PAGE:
Patient experience

93 articles
by Sahil Gupta

Granola bars, gift cards and phone chargers: The little extras nurses carry to get colleagues and patients through tough times

Nurses hold the health-care system together, even as many are suffering from burnout and leaving the profession. In this photo-essay, nurses speak about the little things they carry with them to stay motivated and connect with patients and colleagues.

by Iris Kulbatski

Sorry Not Sorry: How a hospital complaint system perpetuates harm after medical error

When hospitals harm patients, patient-relations departments provide insincere apologies and resort to other tactics to shield hospitals from accountability. I experienced this while coping with medical errors my late dad suffered as a cancer patient.

by Anne Borden King

Secondary losses: The impact of the pandemic on Canadians with cancer

We're only beginning to understand the "secondary losses" of the pandemic. The immediate future of health care will likely be defined by the appearance of illnesses that flourished among the forgotten, patients who were inadvertently neglected.

Restoring dignity: A teenager’s insights into inpatient psychiatric admission

As a 19-year-old with bipolar disorder, I waited eight hours in the ER for a doctor. My brain may not have been bleeding, but I felt like my brain was on fire. Here's what I learned about improving care for patients experiencing a mental health crisis.

by Alexandra Campbell

Advance care planning? Your future self might not thank you

Advance care planning takes for granted that any wishes about my care that I made in advance should guide the treatment I get when I'm incapacitated. But what if they actually shouldn't – because when incapacitated, I'm not the same person?

by Mary-Kay Whittaker

Smart bras, molecular imaging and genome sequencing: Innovations take on breast cancer

What if a bra, taking images like an MRI, could detect breast cancer? With recent technological innovations, there may soon be cheap, non-invasive ways to screen people for breast cancer in their own homes.

by Anne Borden King

Our Surgeries, Ourselves

Columnist Anne Borden King combines meticulous research with moving reflections about living with breast cancer to expose an overlooked form of medical paternalism and explore the thought-provoking relationship between one’s body and most intimate self-image.

by Stephanie Lee

The patient as content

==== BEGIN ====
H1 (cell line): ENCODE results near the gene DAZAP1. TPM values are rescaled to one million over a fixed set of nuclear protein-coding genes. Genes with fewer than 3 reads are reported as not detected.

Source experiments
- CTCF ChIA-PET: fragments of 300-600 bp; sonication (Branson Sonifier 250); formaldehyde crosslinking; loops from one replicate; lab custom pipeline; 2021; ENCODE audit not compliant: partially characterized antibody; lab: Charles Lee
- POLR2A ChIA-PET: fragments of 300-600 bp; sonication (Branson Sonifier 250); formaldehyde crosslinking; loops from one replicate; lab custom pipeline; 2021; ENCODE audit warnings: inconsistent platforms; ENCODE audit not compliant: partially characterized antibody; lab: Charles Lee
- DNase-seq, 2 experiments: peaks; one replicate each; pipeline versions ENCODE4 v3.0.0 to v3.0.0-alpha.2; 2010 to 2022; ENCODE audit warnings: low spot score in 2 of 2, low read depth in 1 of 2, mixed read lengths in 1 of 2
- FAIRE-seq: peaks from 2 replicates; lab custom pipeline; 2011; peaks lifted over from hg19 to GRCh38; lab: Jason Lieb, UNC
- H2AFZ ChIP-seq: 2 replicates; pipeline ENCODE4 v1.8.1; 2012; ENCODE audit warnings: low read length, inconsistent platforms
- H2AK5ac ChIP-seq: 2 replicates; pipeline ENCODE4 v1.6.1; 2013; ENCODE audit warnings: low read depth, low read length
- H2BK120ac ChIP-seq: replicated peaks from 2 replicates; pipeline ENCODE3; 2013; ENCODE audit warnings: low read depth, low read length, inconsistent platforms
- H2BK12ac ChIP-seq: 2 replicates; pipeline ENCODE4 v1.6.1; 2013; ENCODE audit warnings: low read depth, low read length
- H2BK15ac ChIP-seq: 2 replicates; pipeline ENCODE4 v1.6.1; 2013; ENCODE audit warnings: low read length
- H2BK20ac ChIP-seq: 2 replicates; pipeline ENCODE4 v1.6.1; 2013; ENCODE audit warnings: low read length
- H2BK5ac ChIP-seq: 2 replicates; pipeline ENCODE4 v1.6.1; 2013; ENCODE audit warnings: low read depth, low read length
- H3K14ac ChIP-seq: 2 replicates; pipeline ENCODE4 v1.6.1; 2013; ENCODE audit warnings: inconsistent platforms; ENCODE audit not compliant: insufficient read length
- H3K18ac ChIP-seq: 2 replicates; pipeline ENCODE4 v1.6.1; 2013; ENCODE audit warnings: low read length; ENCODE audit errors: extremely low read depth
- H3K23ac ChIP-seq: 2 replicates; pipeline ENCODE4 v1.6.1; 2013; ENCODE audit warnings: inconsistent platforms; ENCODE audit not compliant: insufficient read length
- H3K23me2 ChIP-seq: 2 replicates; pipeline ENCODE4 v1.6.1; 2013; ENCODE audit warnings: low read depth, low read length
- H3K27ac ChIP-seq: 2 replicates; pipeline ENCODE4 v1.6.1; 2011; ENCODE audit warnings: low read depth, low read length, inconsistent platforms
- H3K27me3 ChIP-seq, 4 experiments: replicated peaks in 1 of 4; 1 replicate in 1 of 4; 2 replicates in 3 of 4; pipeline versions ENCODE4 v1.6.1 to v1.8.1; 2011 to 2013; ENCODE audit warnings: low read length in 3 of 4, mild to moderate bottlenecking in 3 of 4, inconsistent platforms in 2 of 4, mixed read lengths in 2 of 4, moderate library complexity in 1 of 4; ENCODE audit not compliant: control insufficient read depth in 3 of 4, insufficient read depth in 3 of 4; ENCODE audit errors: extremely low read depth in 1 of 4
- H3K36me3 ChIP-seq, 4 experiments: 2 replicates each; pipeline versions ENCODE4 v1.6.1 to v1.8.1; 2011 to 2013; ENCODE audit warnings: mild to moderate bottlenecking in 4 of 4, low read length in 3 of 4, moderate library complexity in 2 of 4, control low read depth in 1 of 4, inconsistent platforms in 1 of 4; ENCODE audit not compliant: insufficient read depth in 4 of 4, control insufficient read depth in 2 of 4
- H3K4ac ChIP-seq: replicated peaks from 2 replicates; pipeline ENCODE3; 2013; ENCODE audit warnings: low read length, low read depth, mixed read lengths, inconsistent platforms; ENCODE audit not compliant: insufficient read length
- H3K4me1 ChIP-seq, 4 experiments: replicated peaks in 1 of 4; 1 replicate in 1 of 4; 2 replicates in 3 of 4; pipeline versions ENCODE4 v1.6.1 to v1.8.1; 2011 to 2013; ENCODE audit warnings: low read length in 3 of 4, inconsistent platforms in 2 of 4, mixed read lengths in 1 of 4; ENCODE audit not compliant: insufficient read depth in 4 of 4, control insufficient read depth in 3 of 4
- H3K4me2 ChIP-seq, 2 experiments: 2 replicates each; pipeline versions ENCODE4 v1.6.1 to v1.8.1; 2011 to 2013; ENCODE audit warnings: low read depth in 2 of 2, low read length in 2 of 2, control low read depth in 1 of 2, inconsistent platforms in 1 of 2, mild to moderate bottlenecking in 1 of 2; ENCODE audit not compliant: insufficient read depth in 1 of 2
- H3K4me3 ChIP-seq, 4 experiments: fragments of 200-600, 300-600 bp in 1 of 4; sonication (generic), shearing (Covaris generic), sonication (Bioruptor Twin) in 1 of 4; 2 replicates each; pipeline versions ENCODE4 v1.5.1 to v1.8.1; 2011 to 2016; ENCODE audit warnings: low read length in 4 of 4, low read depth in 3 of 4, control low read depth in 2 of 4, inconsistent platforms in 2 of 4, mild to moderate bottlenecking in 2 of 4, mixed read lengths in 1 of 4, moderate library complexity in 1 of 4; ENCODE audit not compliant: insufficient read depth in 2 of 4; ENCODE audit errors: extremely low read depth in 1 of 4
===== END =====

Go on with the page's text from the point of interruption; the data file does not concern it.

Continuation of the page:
COVID-19 pushed doctors to the front of the cultural mainstream. But to maintain this status, some doctors share patients' medical information on social media, potentially undermining the doctor-patient relationship.

by Claire Connors Elizabeth Dayo Natalia Kruger Sara Alavian Jacqueline Vincent Allison Brown

Not on the same team: Police presence in health-care settings is at odds with professional obligations and trauma-informed care

The presence of police in health-care settings can undermine the ability of doctors, nurses, and others to provide high-quality, patient-centred care. It's time we critically interrogated the role of police in these spaces.

by Anne Borden King

Improving the health-care experience for autistic patients: The Autistic Health Access Project

Autistic people are leading seminars in medical schools about what it's like to experience the health-care system as an autistic patient. They hope that future doctors will work with these patients more collaboratively.

by Peggy Hamilton

Humour really is the best medicine

Humour has an important place in medicine. It is a proven balm for patient experience, it improves our relationships with patients and is a resource for medical practitioners.  

by Miranda Caley

‘I can’t take deep breaths anymore’: Some young adults feeling long-term effects from mild cases of COVID-19

Youth and young adults who had even mild cases of COVID-19 are experiencing lingering symptoms like shortness of breath for months. Recent research may shed some light on why.

by Anne Borden King

‘Mindfulness’ for cancer patients: Has a popular trend gone too far?

In the rush to embrace mindfulness, cancer centres should be cautious and practice trauma-informed care.

by Brandon Tang

Healing Assembly Line Medicine

How "deep work," work performed in a state of intense focus, can improve a health-care system that leaves patients dissatisfied and physicians burned out.

by Sylvie Lemay

#thatparent: The unfairly maligned ‘difficult’ parent in health care

The hashtag #thatparent is sometimes used by parents who are labelled "difficult" because of their advocacy in the health-care system. Why do we make them feel uncomfortable for trying to be the best parents they can be?

by Pooja Gandhi Arnav Agarwal

Health Care in Hues: Walk a Mile in Their Shoes

Where we as physicians and health-care providers strive to provide holistic care for our patients, our ability to impact their health and well-being is rooted in our ability to understand their perspectives and day-to-day challenges.

by Milena Forte Warren Rubenstein

Teaching and learning to trust: the essence of medicine

The practice of medicine is predicated on trust. Our patients trust that we will do what is in their best interest. But how should we trust those we are teaching to be doctors?

by Brent Leonard

‘Cure sometimes, treat often, comfort always’: The importance of support networks

Brent Leonard poignantly describes the isolation of having an extremely rare, terminal illness to suggest that human connection may be the best solace for those whose conditions cannot be understood by medicine—let alone cured.

by David To

The challenges of health privacy: From the ER to virtual care

Though health privacy is now a larger focus in training, it can be hard to put into practice, causing systemic privacy breaches.

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